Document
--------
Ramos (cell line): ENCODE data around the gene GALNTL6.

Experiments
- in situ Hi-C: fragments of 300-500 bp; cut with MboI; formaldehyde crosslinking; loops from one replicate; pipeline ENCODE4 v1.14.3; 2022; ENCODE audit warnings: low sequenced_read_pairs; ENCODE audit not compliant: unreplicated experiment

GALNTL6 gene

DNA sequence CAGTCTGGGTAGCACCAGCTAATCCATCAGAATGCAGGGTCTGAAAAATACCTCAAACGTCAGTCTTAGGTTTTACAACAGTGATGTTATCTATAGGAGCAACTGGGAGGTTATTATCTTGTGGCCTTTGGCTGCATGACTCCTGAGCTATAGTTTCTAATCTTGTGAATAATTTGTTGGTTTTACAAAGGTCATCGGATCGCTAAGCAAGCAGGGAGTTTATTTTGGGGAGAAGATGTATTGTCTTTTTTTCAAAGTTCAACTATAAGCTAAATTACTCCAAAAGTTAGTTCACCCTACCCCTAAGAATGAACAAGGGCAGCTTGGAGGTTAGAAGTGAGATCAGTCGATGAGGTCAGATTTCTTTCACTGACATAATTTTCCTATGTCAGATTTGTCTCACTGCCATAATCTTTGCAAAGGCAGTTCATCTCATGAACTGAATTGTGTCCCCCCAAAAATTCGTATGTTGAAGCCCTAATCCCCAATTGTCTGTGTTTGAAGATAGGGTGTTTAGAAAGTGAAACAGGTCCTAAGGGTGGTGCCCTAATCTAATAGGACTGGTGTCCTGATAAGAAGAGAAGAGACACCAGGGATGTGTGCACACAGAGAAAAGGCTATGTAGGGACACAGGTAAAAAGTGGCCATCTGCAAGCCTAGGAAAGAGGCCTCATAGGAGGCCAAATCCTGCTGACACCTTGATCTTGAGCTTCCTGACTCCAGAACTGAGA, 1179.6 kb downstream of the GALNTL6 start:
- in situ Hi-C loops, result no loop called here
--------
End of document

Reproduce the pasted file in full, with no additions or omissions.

Ramos (cell line): ENCODE data around the gene GALNTL6.

Experiments
- in situ Hi-C: fragments of 300-500 bp; cut with MboI; formaldehyde crosslinking; loops from one replicate; pipeline ENCODE4 v1.14.3; 2022; ENCODE audit warnings: low sequenced_read_pairs; ENCODE audit not compliant: unreplicated experiment

GALNTL6 gene

DNA sequence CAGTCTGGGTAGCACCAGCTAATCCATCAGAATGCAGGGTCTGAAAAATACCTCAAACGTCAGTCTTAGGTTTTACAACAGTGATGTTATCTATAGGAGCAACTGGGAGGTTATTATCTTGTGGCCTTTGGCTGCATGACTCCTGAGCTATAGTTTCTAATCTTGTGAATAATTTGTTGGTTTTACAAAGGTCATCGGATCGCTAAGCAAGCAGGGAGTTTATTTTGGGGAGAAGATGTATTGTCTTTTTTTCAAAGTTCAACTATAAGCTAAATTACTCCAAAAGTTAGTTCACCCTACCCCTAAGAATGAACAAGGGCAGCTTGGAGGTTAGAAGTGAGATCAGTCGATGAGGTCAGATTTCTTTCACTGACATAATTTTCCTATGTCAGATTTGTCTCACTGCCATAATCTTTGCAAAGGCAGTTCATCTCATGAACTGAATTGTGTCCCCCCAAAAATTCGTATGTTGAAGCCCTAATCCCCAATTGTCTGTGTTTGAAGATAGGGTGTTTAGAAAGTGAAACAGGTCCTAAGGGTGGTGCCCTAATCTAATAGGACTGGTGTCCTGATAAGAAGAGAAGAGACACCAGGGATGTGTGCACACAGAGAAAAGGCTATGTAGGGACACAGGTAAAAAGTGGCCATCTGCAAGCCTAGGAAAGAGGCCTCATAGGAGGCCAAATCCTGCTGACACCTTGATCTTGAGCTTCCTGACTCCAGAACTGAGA, 1179.6 kb downstream of the GALNTL6 start:
- in situ Hi-C loops, result no loop called here